KQED Radio Staff
Amy Standen is a radio reporter for QUEST, KQED's science and environment show. She was born and raised in San Francisco, but cut her teeth in public radio at New York City's KPFA. Since then, she's been a producer on Pulse of the Planet, editor of Terrain Magazine and an editor at Salon, and a "roving reporter" for KALW's Philosophy Talk. These days, she reports features and news spots for KQED News and QUEST and contributes frequently to NPR.
A recipient of the James Madison Freedom of Information Award, Amy's work has also been recognized by the National Association of Public Radio News Directors and Northern California's Society of Professional Journalists.
Email Amy: firstname.lastname@example.org
Call Amy: (415) 553-2105
Stories (244 archives)
A law intended to protect Californians from toxic chemicals may be getting an overhaul. Proposition 65 requires business owners to post warning signs anywhere consumers could be exposed to chemicals -- from lead to car exhaust. State regulators hoping to reform the law say the law has created a cottage industry for unscrupulous lawyers.
After scientific research at UC Irvine tied certain chemicals to the loss of ozone in the earth's atmosphere, nearly 200 nations pledged to phase out their use with the signing of the Montreal Protocol. But in California, where the state's $2.3 billion strawberry industry has come to rely on the chemical methyl bromide, a new report by the state's Department of Pesticide Regulation suggests strawberry growers will be using it for years to come.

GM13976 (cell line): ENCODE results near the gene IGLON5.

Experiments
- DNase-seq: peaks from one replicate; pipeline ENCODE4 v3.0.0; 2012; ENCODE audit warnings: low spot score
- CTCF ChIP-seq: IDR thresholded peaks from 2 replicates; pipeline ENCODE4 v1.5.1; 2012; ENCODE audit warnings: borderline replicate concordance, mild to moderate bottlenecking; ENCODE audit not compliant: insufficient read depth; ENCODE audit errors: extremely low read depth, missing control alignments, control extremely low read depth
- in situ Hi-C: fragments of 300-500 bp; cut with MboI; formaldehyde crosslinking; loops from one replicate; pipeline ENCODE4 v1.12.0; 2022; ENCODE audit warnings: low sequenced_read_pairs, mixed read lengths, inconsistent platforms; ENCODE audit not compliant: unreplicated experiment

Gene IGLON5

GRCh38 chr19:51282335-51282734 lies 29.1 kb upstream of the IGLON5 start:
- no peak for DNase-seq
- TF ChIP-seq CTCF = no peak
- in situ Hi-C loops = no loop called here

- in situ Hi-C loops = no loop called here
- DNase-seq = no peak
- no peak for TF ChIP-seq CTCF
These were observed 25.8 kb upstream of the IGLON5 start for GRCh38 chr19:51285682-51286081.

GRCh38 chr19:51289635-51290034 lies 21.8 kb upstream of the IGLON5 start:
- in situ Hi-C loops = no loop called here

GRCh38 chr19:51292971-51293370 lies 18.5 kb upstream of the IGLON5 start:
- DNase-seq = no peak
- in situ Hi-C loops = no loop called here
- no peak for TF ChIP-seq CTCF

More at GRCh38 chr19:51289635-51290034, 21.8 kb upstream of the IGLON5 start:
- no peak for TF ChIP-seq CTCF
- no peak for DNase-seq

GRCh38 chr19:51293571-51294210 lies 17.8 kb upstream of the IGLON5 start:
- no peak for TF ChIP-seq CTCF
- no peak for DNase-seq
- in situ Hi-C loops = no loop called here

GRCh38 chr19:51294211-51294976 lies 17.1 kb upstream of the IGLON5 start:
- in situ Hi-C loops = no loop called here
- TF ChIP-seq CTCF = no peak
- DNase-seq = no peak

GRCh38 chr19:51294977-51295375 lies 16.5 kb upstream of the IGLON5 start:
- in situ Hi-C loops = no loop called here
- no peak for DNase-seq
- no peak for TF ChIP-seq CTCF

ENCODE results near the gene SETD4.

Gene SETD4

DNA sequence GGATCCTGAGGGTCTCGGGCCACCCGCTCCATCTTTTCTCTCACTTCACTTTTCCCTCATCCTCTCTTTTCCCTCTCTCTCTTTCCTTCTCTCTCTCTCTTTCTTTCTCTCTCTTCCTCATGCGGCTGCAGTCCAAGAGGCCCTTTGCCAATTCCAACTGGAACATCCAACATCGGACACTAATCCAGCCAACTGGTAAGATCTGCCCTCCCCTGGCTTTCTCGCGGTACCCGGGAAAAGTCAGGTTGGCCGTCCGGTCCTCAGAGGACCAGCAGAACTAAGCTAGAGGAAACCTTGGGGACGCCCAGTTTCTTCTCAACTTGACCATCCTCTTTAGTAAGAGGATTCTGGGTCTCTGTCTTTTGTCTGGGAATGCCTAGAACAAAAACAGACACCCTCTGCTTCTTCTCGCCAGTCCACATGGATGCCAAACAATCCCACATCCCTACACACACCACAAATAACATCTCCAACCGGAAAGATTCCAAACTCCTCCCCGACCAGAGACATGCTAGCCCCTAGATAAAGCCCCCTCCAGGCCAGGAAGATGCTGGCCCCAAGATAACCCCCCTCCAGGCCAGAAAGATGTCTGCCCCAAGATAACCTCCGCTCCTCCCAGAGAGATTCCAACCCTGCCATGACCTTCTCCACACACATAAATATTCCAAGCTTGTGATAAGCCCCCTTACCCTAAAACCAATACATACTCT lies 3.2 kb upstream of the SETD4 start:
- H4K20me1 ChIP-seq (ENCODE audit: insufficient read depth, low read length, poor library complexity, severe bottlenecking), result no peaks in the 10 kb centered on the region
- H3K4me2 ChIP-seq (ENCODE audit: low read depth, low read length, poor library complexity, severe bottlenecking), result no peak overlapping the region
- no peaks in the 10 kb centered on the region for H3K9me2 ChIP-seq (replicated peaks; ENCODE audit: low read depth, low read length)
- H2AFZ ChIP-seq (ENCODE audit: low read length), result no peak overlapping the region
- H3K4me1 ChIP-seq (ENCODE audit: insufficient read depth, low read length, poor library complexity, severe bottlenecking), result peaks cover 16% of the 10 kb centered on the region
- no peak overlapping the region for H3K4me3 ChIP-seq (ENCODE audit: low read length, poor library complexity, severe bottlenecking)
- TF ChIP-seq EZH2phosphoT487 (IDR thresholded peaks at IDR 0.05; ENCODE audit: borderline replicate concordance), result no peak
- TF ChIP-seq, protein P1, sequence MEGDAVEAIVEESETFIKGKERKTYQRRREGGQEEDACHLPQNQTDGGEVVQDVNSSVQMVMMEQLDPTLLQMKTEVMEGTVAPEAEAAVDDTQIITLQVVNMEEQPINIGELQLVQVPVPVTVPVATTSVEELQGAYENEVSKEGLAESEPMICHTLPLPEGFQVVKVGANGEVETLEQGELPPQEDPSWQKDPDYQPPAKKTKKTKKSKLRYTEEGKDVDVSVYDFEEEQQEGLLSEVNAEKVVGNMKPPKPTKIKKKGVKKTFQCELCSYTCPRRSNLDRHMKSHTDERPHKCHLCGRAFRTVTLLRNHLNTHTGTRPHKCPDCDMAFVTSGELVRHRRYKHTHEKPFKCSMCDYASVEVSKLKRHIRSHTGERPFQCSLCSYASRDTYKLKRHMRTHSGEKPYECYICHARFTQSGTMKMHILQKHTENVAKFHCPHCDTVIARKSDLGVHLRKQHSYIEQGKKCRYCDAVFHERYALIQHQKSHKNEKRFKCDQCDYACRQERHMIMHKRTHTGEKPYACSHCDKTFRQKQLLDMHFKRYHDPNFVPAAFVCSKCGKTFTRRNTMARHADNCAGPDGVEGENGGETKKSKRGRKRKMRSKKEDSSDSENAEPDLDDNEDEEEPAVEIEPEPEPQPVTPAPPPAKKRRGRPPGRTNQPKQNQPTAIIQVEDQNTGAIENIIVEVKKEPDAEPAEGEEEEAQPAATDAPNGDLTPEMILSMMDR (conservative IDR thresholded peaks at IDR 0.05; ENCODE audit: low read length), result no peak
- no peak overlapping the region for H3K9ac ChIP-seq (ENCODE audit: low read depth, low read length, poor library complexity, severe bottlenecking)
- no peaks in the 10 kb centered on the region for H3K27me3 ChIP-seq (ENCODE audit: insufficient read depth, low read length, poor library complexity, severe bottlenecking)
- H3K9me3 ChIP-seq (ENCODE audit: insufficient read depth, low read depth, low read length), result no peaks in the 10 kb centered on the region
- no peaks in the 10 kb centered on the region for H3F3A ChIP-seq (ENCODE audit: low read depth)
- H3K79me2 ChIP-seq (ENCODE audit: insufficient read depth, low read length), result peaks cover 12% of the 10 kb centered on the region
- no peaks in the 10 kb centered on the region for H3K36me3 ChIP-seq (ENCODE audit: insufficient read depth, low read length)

It's been called a modern-day moonshot, "revolutionary science" and "the mother of all boondoggles." It's the National Ignition Facility in Livermore. NIF is a $5 billion taxpayer-funded super laser project whose goal is to create nuclear fusion inside a laboratory. But so far that hasn't happened.
Proposition 37 could make California the first state in the country to require labels on foods made with genetically modified ingredients. It's shaping up to be one of the most contentious and expensive battles on the state's November ballot. The ballot measure raises a host of issues -- but at the heart of it there are questions about science, and how it's perceived.
In the updated "Bible of psychiatry," the Diagnostic and Statistical Manual of Mental Disorders, there's a new category called the Obsessive Compulsive Spectrum. It includes not just OCD, but other behaviors that are far more common.